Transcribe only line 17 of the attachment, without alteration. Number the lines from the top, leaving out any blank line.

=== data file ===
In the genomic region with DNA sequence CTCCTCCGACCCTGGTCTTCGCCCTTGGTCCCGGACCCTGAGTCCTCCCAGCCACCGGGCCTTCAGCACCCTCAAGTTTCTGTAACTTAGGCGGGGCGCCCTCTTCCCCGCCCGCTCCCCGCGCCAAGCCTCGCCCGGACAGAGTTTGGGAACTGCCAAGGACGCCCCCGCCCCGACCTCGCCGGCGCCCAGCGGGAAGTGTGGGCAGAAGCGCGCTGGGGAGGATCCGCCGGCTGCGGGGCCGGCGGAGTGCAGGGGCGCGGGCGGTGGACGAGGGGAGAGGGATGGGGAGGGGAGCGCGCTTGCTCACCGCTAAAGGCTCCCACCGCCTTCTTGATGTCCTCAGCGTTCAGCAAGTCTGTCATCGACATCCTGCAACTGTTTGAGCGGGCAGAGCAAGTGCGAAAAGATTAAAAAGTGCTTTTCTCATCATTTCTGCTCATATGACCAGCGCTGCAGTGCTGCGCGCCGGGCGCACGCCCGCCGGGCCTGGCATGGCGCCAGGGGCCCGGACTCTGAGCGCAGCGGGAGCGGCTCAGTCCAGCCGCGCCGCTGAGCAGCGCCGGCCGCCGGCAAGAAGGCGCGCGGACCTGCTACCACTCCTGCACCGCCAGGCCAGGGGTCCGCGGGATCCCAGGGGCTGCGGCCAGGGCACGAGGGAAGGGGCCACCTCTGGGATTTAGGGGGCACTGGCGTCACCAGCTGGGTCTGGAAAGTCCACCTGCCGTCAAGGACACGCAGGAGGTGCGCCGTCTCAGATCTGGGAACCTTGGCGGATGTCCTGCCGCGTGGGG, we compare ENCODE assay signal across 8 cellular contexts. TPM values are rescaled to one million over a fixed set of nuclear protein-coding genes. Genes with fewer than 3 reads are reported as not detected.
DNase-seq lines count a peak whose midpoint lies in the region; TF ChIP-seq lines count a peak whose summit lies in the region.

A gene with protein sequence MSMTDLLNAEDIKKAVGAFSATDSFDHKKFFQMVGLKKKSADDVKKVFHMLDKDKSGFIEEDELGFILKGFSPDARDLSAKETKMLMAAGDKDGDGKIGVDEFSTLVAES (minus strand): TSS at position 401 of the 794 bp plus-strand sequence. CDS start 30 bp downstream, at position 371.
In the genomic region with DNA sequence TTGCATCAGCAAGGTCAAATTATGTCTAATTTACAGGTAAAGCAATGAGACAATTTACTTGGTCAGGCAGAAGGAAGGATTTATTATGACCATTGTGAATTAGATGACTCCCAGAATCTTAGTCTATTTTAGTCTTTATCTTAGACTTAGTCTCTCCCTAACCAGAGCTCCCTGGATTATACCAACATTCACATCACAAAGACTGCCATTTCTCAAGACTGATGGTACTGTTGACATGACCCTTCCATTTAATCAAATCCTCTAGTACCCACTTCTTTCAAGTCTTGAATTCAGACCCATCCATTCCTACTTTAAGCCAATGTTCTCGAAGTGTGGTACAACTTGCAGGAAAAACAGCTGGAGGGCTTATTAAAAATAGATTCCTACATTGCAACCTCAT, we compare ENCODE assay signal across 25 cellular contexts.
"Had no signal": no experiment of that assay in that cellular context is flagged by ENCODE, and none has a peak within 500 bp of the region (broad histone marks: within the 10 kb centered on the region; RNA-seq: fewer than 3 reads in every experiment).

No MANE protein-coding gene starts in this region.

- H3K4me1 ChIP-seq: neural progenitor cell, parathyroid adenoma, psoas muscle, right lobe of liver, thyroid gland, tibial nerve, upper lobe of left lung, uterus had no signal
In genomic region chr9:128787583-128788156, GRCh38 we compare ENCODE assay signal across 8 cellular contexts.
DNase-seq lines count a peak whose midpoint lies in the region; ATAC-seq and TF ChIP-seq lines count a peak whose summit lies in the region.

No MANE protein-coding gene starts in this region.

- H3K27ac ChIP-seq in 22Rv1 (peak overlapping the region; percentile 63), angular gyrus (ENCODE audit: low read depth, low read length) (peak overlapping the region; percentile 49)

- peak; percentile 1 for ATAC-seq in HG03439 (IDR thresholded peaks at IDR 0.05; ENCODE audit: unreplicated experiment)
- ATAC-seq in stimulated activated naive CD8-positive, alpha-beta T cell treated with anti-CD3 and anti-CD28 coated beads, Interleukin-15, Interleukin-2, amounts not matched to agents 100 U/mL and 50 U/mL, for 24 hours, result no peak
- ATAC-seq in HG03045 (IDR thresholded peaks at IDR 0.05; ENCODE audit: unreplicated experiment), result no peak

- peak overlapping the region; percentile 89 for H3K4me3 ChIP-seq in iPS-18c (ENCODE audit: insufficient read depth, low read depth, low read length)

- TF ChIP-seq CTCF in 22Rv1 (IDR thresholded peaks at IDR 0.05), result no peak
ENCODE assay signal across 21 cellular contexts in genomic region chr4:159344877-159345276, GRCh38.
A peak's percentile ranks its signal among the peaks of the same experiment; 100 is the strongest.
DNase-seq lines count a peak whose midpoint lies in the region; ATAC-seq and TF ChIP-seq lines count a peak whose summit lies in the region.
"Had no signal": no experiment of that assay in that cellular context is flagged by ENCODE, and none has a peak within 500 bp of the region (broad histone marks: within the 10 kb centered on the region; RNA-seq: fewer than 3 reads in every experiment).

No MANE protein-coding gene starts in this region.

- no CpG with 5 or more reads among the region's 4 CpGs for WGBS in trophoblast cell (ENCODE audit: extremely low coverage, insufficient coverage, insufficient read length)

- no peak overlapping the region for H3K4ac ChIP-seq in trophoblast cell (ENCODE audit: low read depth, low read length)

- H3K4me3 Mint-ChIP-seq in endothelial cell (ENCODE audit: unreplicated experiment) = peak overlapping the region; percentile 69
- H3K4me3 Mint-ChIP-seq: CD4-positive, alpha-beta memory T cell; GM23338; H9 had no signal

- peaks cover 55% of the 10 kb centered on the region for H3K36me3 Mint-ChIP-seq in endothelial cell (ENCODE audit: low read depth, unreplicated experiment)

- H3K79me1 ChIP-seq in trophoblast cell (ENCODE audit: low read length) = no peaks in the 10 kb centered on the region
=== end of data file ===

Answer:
ENCODE assay signal across 21 cellular contexts in genomic region chr4:159344877-159345276, GRCh38.